Only 11 percent of the sort 2 diabetes patients within the Look AHEAD study who were assigned to the intervention arm achieved remission one yr into the study. Even fewer, 4 percent, were still in remission at 12 years, the study’s end. Participants with a brief duration of type 2 diabetes, a low starting A1C, and a big magnitude of weight reduction were most definitely to experience remission.
Gregg stresses that remission isn’t easy; neither is it necessarily everlasting.
“The vast majority of patients with type 2 diabetes should not going to realize remission, but they’ll still gain these same health advantages through other means, resembling managing risk aspects well — blood pressure, glycemia (high blood sugar) and cholesterol, stopping smoking and things like that.”
“A healthy lifestyle is nice at any point with type 2 diabetes. It’s going to have a profit whether you achieve remission or not.”
As an illustration, Gregg notes that just a few of the patients within the less intensive “diabetes, education and support arm” of Look AHEAD also achieved remission.
It Doesn’t Matter How Remission Is Achieved
Look AHEAD was began 15 years ago, when doctors first realized that bariatric surgery was in a position to put type 2 diabetes into remission, and so they desired to see if this was possible through lifestyle intervention alone.
Within the years since, research has explored alternative methods of achieving diabetes remission. Other contemporary methods include very low-carbohydrate diets, meal alternative, resembling the protocol for the continued DiRECT trial, or intermittent fasting.
It doesn’t really matter how remission is achieved, Gregg says, stressing that the goal is to remove use of all type 2 diabetes medications.
“[Look AHEAD is] the primary intervention study to associate remission with reduction of diabetes-related complications, and that is encouraging news for many who can achieve remission from type 2 diabetes.”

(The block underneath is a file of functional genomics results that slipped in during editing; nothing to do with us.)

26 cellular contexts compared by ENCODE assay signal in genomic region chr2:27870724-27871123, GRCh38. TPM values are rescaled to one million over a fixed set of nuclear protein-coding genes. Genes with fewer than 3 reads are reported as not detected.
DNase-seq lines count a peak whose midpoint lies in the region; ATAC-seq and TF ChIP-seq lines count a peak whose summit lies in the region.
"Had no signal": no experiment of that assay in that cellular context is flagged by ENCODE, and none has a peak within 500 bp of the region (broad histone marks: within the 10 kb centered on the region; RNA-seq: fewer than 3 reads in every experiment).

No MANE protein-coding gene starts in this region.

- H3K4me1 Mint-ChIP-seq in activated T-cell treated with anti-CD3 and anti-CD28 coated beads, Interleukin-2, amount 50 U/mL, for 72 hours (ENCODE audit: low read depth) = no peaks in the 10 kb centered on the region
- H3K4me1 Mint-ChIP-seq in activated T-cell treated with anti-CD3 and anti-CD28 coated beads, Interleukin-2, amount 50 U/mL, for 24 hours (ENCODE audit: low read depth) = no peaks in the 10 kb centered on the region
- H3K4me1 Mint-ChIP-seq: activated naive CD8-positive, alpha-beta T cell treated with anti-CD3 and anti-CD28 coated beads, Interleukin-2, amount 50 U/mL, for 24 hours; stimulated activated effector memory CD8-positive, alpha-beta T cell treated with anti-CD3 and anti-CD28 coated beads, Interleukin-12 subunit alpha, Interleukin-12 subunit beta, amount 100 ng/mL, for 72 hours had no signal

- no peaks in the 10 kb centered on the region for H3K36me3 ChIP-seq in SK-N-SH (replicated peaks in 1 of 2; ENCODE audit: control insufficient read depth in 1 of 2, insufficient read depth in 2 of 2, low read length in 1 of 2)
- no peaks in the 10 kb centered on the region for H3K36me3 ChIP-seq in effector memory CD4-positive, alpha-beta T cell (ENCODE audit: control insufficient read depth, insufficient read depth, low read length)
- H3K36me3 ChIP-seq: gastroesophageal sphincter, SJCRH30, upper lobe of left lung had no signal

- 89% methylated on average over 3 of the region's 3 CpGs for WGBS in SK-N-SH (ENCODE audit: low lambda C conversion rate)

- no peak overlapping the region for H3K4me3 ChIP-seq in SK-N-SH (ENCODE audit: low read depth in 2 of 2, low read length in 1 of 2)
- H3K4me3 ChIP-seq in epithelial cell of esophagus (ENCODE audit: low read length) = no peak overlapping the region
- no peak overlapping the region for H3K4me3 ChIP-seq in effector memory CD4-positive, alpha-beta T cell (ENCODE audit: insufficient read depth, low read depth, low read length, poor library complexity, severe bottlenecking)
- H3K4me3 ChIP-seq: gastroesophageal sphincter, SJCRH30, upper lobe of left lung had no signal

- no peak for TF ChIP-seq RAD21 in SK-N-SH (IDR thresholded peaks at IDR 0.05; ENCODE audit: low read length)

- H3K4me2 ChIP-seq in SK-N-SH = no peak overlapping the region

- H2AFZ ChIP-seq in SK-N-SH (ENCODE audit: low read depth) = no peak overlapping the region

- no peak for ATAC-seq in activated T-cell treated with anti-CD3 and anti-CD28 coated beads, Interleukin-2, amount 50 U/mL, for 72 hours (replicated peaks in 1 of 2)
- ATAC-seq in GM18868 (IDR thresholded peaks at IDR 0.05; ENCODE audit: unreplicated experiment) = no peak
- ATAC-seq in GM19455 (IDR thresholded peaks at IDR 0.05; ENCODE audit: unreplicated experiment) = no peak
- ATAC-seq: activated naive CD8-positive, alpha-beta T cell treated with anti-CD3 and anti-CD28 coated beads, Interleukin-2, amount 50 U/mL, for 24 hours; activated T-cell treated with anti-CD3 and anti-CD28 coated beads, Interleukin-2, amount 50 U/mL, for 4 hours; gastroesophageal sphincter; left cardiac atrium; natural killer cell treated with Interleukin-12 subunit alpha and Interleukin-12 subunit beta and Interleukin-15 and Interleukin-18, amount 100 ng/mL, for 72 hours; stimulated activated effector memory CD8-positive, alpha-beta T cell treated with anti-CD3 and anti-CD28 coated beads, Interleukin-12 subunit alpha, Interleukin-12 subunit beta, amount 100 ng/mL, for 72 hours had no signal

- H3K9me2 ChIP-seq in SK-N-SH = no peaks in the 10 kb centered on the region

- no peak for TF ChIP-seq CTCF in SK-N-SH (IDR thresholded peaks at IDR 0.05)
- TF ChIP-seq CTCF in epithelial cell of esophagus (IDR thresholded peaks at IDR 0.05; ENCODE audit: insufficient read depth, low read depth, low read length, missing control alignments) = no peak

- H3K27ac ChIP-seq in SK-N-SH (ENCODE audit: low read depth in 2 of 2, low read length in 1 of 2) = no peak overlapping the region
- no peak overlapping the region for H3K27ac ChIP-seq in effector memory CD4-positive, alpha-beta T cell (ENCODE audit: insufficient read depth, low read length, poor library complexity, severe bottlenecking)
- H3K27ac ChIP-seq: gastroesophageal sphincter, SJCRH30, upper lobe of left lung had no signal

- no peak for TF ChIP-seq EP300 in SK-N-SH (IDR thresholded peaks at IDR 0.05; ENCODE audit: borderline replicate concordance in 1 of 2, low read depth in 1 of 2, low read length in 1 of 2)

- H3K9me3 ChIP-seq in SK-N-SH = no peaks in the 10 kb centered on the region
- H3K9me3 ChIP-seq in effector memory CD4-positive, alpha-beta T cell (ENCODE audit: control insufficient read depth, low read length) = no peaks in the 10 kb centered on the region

And remission remains to be essential even when only temporary, he says: “Our findings suggest any success with remission is related to later health advantages.”
Can Ozempic and Mounjaro Create Diabetes Remission?
Asked whether the newer GLP-1 agonist drugs resembling semaglutide (Ozempic) or tirzepatide (Mounjaro) needs to be counted when considering remission, Gregg is circumspect.
GLP-1 agonists appear to supply similar advantages to lifestyle interventions like those studied within the Look AHEAD trial. These drugs, which were first approved for type 2 diabetes for blood sugar reduction, can result in a lack of as much as 15 to twenty percent of body weight — approaching that achieved through bariatric surgery — and have also been shown to protect the guts and kidneys.
Technically, taking a GLP-1 agonist wouldn’t qualify for so-called type 2 diabetes remission since the goal of that’s to remove all blood sugar–lowering medications, he explained.
And although people can now take GLP-1 agonists for obesity only, even in the event that they don’t have diabetes, he quips, “I suppose it’s a judgment call. Whether you call a GLP-1 agonist a diabetes medication or not.” But had GLP-1 agonists been available when Look AHEAD was conducted and a patient was taking one, “we might not have called that remission,” he concludes.